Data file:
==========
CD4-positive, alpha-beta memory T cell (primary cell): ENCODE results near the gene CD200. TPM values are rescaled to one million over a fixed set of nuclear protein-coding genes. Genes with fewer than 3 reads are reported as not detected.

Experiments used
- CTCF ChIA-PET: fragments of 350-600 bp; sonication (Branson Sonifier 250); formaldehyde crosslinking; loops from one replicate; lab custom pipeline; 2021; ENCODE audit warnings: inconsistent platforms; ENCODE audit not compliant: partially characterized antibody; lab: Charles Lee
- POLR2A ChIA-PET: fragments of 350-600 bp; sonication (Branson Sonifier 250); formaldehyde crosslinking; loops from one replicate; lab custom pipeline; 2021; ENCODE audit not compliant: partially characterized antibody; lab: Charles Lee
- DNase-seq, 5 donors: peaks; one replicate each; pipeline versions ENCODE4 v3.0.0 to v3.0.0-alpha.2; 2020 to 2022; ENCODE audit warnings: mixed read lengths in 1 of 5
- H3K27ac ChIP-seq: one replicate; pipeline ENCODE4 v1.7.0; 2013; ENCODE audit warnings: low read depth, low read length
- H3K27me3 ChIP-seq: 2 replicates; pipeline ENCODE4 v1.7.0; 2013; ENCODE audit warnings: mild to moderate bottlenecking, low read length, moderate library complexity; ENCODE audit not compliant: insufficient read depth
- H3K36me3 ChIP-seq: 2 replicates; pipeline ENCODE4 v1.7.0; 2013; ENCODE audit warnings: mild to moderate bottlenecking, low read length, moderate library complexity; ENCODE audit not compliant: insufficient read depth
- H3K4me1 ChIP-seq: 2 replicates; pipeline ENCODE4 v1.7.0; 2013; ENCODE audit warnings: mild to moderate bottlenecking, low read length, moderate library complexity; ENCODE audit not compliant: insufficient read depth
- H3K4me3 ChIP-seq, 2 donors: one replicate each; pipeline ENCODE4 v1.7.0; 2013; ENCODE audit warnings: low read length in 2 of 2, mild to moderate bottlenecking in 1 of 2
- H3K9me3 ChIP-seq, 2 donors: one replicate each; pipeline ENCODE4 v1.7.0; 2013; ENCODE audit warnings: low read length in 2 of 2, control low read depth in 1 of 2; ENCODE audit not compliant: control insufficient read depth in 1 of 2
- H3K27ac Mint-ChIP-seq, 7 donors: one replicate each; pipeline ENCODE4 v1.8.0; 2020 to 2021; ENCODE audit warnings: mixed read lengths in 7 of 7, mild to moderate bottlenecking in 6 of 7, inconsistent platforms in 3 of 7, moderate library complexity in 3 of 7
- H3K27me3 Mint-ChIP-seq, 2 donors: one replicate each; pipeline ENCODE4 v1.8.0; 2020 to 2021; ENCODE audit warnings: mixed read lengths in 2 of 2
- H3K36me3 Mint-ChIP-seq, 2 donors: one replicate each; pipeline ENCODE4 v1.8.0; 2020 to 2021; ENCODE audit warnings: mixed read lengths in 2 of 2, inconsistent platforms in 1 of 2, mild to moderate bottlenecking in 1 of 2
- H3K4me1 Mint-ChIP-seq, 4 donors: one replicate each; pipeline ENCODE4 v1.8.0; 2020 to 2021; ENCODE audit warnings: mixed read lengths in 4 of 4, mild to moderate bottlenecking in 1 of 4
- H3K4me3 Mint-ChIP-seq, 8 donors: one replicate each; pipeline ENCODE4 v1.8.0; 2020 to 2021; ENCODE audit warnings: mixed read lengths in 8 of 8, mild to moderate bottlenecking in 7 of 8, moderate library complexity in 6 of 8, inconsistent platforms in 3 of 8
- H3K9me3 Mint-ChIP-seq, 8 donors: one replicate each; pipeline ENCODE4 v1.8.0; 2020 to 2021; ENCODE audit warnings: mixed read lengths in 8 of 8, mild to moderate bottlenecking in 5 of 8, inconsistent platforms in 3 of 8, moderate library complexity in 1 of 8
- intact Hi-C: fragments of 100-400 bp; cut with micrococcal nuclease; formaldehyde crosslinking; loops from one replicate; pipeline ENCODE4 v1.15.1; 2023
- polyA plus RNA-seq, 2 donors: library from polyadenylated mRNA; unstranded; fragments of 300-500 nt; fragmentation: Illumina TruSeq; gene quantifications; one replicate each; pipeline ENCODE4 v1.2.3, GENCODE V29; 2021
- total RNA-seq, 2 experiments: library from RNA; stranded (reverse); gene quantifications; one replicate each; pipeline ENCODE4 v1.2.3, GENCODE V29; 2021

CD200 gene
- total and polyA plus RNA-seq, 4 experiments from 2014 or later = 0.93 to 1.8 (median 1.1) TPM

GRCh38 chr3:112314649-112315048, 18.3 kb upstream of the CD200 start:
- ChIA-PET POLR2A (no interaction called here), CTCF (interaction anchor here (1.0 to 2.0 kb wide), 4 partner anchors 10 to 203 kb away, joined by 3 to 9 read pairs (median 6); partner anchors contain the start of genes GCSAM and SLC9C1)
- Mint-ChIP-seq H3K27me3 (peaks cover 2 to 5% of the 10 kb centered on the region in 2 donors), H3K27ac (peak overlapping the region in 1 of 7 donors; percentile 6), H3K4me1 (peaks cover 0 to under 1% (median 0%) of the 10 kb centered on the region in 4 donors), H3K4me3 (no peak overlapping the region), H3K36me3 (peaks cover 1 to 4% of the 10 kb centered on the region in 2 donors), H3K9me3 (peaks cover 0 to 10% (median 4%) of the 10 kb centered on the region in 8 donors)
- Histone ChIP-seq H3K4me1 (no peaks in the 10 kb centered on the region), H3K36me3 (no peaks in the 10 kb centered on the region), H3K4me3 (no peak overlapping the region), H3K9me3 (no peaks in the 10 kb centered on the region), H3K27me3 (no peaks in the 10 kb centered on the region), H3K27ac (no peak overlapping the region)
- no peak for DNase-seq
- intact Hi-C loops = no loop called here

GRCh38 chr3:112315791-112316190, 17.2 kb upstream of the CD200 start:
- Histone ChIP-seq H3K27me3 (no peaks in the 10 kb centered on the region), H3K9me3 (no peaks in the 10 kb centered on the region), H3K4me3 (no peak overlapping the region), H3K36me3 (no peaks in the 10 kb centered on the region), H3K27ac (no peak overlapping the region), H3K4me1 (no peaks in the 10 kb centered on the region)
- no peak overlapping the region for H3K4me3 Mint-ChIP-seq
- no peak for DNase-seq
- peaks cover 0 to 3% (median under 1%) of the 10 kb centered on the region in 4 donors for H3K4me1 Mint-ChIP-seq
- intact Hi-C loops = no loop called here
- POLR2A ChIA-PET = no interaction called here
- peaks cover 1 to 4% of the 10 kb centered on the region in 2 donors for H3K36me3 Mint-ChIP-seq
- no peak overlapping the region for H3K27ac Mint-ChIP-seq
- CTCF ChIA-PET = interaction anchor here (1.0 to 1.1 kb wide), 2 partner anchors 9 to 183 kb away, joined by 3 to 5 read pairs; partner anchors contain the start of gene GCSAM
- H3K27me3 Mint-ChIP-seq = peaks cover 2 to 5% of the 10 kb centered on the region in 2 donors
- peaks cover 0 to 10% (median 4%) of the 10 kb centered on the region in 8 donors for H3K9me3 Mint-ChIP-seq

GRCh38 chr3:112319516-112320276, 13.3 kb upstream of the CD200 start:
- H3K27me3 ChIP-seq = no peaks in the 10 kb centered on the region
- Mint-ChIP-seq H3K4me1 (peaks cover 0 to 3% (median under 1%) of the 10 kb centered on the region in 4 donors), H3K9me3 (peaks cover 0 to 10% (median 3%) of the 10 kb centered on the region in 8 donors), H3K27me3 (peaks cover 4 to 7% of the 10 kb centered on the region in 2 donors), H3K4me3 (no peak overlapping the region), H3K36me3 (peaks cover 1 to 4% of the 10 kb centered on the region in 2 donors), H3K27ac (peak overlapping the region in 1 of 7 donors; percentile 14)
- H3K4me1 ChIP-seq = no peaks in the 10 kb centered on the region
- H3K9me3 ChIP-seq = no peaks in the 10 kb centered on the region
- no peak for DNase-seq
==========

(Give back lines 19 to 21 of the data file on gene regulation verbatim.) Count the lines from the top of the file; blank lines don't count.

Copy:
- polyA plus RNA-seq, 2 donors: library from polyadenylated mRNA; unstranded; fragments of 300-500 nt; fragmentation: Illumina TruSeq; gene quantifications; one replicate each; pipeline ENCODE4 v1.2.3, GENCODE V29; 2021
- total RNA-seq, 2 experiments: library from RNA; stranded (reverse); gene quantifications; one replicate each; pipeline ENCODE4 v1.2.3, GENCODE V29; 2021

CD200 gene